The International Monetary Fund (IMF) is in the midst of finalizing the fourth pillar of its new Fiscal Transparency Code (FTC) and public consultation on the draft has just drawn to a close. The pillar focuses entirely on resource revenue transparency for resource-rich countries, in recognition of the importance of the role that transparency plays in effectively harnessing these resources for development.
One important new feature of the FTC is its focus on the “quality of published information,” whereas the previous 2007 Code of Good Practices on Fiscal Transparency emphasized processes. The IMF consciously chose to shift the focus, realizing that evaluation of the actual “quality and adequacy” of published information provides a more objective basis for evaluating the real state of fiscal transparency in a country.
Why is this new emphasis important in resource revenue transparency? Because often emphasis is placed on having the right laws or making the right statements, but actual practice may fall short of stated goals and intentions. Countries that do well in “talking the talk” may not always be “walking the walk” of transparency, with far-reaching consequences for citizens.
The state of contract transparency in the Democratic Republic of Congo (DRC) provides only one example of this shortfall. Contract transparency is an important tool for ensuring that countries benefit from their natural resources. It deters the corruption that secret deals have fostered; provides valuable information to governments to help them negotiate better deals; and facilitates both government and citizen enforcement and monitoring of such contracts. All of these benefits are crucial for a country like the DRC, which enjoys vast natural resource wealth but is still battling crushing poverty. According to the 2013 Africa Progress Panel report Equity in Extractives, the DRC alone is responsible for half of the production of the world's cobalt, one quarter of industrial diamonds, 14 per cent of tantalum, and 3 per cent of copper and tin. Yet the DRC lags behind in the governance of its natural resources, ranking 44th out of 58 countries in the Resource Governance Index. Worse, the DRC ranks second-to-last in the United Nations Human Development Index.
In the wake of criticism, the DRC agreed to publish all mining and oil contracts in 2010 and even passed a law requiring contract transparency in 2011. However, the IMF in 2012 stopped a loan program after the government failed to publish the details of a sale by the state-owned mining company Gécamines of a stake in a major copper concession agreement. The Equity in Extractives report revealed a loss to the DRC of at least $1.36 billion in revenues from the underpricing of mining assets sold between 2010 and 2012—an amount equal to almost twice the country's combined annual budget for health and education in 2012.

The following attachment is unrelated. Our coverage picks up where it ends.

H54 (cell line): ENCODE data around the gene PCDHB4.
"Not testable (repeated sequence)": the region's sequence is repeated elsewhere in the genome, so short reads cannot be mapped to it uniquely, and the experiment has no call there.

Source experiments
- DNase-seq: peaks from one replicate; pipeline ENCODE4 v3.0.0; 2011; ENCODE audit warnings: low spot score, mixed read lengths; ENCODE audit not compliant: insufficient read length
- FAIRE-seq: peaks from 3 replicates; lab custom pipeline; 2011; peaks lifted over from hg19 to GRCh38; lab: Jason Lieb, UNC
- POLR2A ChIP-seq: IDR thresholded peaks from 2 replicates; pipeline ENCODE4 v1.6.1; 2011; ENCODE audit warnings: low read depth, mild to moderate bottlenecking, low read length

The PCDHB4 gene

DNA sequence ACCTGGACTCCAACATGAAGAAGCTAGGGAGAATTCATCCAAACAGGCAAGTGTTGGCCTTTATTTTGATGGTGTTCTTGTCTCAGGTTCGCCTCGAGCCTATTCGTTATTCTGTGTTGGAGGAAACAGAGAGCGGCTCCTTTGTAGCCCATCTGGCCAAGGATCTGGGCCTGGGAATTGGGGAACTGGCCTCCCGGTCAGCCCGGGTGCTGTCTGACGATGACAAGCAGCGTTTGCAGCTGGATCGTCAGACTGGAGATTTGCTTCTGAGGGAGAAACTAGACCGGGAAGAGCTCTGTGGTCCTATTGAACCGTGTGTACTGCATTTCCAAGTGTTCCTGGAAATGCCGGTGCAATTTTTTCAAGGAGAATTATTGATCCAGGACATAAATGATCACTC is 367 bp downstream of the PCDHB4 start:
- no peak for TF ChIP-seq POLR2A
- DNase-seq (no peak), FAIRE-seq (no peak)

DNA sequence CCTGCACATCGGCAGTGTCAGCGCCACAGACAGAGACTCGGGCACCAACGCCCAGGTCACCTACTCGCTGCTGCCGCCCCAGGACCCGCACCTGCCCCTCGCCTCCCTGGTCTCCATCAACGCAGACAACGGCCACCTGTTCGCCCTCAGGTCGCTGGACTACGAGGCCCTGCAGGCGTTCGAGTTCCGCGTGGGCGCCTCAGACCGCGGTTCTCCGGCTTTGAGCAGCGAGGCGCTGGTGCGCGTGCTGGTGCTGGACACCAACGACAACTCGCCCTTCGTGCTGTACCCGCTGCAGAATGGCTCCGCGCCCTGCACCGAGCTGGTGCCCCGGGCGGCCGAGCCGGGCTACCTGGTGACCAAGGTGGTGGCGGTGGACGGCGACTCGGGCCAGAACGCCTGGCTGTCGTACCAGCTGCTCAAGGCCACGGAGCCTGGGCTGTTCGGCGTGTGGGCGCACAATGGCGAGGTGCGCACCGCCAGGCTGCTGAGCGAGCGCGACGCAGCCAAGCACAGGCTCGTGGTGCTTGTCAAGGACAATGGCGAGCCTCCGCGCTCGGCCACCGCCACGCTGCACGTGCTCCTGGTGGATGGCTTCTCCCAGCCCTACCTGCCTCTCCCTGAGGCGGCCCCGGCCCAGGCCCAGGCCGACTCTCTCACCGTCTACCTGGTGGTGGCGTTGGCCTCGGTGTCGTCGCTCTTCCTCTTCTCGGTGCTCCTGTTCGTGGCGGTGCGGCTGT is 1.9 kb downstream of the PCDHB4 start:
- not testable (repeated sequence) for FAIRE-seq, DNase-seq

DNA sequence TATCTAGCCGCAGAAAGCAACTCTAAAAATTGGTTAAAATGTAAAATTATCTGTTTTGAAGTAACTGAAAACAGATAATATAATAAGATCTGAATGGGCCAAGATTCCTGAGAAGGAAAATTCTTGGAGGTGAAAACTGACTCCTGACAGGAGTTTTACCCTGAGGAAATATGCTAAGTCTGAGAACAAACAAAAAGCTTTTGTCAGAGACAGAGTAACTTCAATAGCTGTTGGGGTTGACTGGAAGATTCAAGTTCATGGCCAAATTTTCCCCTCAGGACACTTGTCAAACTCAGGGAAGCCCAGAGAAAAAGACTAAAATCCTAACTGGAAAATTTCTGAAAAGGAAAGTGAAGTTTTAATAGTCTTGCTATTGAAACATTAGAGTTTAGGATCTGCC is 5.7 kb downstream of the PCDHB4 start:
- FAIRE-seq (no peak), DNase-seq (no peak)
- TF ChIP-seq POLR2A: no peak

Since then, the DRC has made progress in transparency of its extractive industries, becoming EITI compliant in 2014 and even being one of the first countries to pilot a project on disclosure of beneficial ownership of extractive companies under the EITI. Unfortunately, a recent study conducted by three Congolese NGOs in partnership with the Carter Center found that at least 62 contracts, amendments and annexes in relation to 17 mining operations across the country had not been published, despite the existence of the law requiring their disclosure. In other words, comprehensive contract transparency remains elusive, with potentially dire consequences for effective governance of the DRC's resource wealth.
So the question is, can the IMF's new emphasis on the quality of output and not merely process make a difference to contract transparency in the DRC? Possibly, especially if the IMF both strengthens the language of the draft pillar IV and strengthens incentives for adherence to the FTC.
In the Natural Resource Governance Institute's recently submitted comments on the draft pillar IV, we recommend revising the language of the draft to specify disclosure of the full text of contracts, including their annexes and amendments. We also recommend that the term “publish” be defined to better reflect meaningful availability and access to information by the general public, including, where possible, in an open data format. Most importantly, we recommend that the currently voluntary fiscal transparency evaluations carried out by the IMF to assess adherence to the FTC be made regular, mandatory and public for resource-rich countries. This will provide further incentive and international peer pressure to make transparency real.
We recognize the FTC alone is no panacea for ensuring good governance of extractive industries for development. However, we do believe it has an important role to play in continuing to ensure that countries “walk the walk” and make transparency real.
Nicola Woodroffe is a legal analyst at NRGI.